2.2 Intensity images using IRDIS-DBI (H2, H3 bands) and IFS (YJ band)

The IRDIS data were first corrected for cosmetics and sky background using the SPHERE Data Reduction and Handling (DRH) pipeline (Pavlov et al. 2008) implemented at the SPHERE Data Centre. The outputs include cubes of left and right images recentred onto a common origin (the centre of the field rotation) using the satellite spots. This preprocessing also includes background subtraction, bad-pixel interpolation, flat-field correction, distortion correction, and wavelength calibration (for IFS). After these first steps, the best frames were selected according to their quality, leading to the use of 72 frames out of 80 for IRDIS and of all the available frames for IFS. The IRDIS frame selection criteria is based on the central coronagraphic spot flux being within a ± 2σ deviation from the median value of the full sequence.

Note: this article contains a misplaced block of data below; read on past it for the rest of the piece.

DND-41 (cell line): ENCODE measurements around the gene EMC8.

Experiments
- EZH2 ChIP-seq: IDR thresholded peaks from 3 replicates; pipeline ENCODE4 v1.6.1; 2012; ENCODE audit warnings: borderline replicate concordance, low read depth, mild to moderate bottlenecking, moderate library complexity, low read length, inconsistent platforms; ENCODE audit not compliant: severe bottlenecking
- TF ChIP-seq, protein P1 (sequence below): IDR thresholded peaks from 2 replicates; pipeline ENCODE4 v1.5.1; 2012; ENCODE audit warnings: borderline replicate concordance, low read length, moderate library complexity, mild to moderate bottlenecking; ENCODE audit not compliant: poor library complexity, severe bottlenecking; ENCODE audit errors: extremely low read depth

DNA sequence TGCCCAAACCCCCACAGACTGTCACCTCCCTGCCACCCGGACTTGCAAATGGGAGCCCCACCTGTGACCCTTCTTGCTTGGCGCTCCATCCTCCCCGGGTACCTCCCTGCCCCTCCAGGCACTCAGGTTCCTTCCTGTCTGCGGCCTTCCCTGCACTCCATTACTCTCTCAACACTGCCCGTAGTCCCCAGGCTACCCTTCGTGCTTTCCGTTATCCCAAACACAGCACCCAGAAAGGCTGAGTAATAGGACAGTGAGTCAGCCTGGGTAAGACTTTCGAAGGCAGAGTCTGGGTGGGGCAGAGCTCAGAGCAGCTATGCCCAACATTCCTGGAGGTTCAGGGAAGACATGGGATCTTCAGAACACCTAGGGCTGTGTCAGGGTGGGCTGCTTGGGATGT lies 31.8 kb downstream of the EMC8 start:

Following these steps the data were processed to remove the stellar halo (i.e. in order to achieve high-contrast) with the SpeCal pipeline (Galicher et al., in prep.) developed to reduce and analyse our GTO data from the SPHERE High-contrast Imaging Survey for Exoplanets (SHINE) survey. This pipeline implements a variety of ADI-based algorithms from which we used classical Angular Differential Imaging (cADI, Marois et al. 2006), Template Locally Optimized Combination of Images (TLOCI, Marois et al. 2014), and reference differential imaging (RDI) using a compatible reference star from our SPHERE GTO target library. In parallel, the IFS data were also processed using angular and spectral principal component analysis (PCA-ASDI) as describedin Mesa et al. (2015). In the following we discuss the results based on the noADI (classical averaging with no subtraction), cADI (see Fig. 1), and RDI for the disk morphology. On the other hand, the photometric analysis of the point sources is based on TLOCI since it delivers more accurate photometry (Galicher et al., in prep.)

2.3 IRDIS-DPI (BBH band)